Board Builder is going to be a scratch sheet of concepts and ideas as they’re turned into actual content. There will mostly be discussions about theme and translating the theme into the mechanics. As the game gets better polished and saucier eventually other things will emerge from the toxic slime of creation and appear as fleshed out ideas. In general these articles will chart the development and progress of an ideas as it goes from paper to production.
Keep in mind, I’ve never made a board game, so hopefully what emerges will be a fun romp through board game land where nothing really makes sense.
For the first project I wanted to tackle something tame with most of the mechanics in place already.
To do this we’re going to add a well known base and build a flavorful sauce to dump all over the pre-established mechanics. We’re going to take Dread, the super neat tabletop we played last year around Halloween, and pour a brand new narrative dressing all over it. Dread has a few extremely desirable qualities soaked into its pages that are going to be useful for our theme. First off, it’s a completely built system which functions independently of the narrative. It’s mechanics lend themselves well to the topic we’ll be tackling with this first project.
Dread also has a character creation scheme which involves no numbers. This means that there will be almost no fine tuning of stats and we can instead work out a series of interesting questions to help with roleplay instead.
What is Dread?
If you’ve been sleeping on The Skill Floor, you probably missed our Stranger Things Dread-A-Thon which ended with everyone dying a horrible death. Dread is a tabletop which uses a Jenga tower instead of dice. When the tower falls a character is removed from play (usually by dying). If the character encounters a situation which they cannot overcome by their native ability they pull a block to succeed. Players can also be compelled to make pulls when they are in danger. As the tower grows more unstable the tension rises creating meaningful drama.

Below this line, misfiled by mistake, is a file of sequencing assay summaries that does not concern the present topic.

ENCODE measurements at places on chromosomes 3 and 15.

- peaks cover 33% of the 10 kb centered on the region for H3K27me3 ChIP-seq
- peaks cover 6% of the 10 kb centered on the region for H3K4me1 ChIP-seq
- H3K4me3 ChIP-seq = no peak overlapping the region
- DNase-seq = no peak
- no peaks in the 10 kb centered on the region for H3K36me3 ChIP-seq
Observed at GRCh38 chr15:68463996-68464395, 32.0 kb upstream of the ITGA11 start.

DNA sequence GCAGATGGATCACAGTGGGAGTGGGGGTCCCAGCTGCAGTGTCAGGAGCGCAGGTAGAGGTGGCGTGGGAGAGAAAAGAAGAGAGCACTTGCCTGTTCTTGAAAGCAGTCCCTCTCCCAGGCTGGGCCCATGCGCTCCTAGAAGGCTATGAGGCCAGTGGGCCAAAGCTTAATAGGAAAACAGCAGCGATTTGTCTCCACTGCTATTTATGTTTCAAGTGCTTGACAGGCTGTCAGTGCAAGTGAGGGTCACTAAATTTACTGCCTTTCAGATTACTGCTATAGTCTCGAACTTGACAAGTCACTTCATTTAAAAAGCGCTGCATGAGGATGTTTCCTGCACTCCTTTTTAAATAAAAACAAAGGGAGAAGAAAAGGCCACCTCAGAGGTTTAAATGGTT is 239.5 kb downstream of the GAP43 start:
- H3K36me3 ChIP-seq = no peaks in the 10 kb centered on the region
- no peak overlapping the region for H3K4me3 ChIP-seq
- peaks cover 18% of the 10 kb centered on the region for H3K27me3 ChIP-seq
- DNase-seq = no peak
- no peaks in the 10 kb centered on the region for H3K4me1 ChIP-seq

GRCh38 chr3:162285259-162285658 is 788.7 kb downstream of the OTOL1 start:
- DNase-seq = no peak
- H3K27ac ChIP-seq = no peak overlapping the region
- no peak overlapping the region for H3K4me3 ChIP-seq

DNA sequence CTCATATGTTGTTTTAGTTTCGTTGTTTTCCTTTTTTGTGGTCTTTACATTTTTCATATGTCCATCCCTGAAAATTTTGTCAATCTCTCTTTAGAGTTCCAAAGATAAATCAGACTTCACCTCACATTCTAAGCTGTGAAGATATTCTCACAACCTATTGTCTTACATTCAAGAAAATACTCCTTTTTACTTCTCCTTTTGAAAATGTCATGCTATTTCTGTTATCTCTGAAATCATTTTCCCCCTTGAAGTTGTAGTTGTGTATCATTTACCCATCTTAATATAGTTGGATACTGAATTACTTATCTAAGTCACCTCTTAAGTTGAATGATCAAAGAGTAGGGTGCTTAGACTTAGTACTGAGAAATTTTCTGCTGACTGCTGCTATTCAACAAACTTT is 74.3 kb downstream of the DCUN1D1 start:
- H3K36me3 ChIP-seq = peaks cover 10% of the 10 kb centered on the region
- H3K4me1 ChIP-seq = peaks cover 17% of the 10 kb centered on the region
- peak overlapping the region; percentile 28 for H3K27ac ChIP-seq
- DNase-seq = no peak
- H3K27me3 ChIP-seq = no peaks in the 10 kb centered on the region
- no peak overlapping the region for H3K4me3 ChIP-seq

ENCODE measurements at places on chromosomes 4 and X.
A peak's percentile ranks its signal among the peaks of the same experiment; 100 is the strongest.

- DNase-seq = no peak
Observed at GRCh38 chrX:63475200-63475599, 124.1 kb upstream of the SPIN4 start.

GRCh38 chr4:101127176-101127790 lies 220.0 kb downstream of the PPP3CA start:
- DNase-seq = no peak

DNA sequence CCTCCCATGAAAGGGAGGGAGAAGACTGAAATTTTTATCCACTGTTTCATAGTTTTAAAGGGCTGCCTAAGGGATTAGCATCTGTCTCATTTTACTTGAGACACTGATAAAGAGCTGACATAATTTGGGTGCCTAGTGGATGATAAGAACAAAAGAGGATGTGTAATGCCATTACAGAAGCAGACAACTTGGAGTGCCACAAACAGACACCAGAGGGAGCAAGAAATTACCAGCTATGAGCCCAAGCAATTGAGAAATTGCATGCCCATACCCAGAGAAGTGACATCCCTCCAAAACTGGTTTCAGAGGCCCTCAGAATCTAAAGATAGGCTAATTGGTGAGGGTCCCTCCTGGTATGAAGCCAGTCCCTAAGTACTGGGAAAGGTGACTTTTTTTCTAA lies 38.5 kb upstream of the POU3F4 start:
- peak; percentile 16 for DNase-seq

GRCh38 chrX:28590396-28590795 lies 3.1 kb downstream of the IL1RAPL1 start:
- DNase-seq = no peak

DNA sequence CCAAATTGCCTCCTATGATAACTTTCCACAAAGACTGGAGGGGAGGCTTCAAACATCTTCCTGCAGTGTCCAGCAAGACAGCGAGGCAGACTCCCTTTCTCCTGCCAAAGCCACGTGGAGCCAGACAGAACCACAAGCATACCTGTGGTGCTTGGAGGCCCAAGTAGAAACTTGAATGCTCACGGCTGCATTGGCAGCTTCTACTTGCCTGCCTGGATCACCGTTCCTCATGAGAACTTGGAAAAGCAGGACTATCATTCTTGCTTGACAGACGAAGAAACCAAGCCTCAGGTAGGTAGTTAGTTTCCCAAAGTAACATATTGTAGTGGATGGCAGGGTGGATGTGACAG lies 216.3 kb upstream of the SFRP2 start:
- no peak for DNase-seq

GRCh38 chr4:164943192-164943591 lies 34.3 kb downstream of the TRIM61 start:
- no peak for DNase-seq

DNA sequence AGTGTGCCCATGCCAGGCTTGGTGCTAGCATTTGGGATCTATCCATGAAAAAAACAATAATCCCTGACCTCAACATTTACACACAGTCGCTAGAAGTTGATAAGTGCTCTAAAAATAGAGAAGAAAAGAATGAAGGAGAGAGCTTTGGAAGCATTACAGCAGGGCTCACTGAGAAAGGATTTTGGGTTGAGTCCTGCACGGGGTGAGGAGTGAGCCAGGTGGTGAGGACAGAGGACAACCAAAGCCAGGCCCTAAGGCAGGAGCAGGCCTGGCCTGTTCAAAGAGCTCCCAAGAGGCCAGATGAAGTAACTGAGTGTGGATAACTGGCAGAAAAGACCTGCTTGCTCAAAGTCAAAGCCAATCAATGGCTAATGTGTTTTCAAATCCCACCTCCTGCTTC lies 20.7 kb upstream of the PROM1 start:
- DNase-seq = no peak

This project will be centered around building a campaign based around the movie It.
Not only was the movie pretty heckin good, but it also incorporated a ton of themes about abuse and violence in addition to the spooky stuff. The bedrock that the movie is built in gives a lot of room for character exploration. We want the game to be scary, but I also really want to capture the small town summer vibes that resonate within the town.
Characters should be flawed just like in the movie. The main cast of characters call themselves The Losers and should act and behave like losers. We’re looking for speech impediments and the like, things that really get you shoved into a locker if you were in a 1980’s high school.
Of course we also need a cast of completely fucking awful adults. It seems like part of growing up in horror movies is becoming a heartless monster.
The only reason I’m choosing It is because it’s pretty fresh in my mind, there’s a lot of detail still swimming around my brain bits to pull from. I have no attachment to the book (which I have not read) or to the original movie (which I barely remember). There’s been a bit of me that’s always been enamored by the idea of a small town where ominous forces seep into the community reeking havoc. Some obvious inspirations come from shows like Gravity Falls and Twin Peaks.
There’s a pretty obvious and magical goal sheet for something like this, most of which is born off of what made the Stranger Things Dread campaign work so well. A good campaign incorporates a few different Lego blocks, we need a location which is full of opportunities, characters who do neat things, and a clear story arc.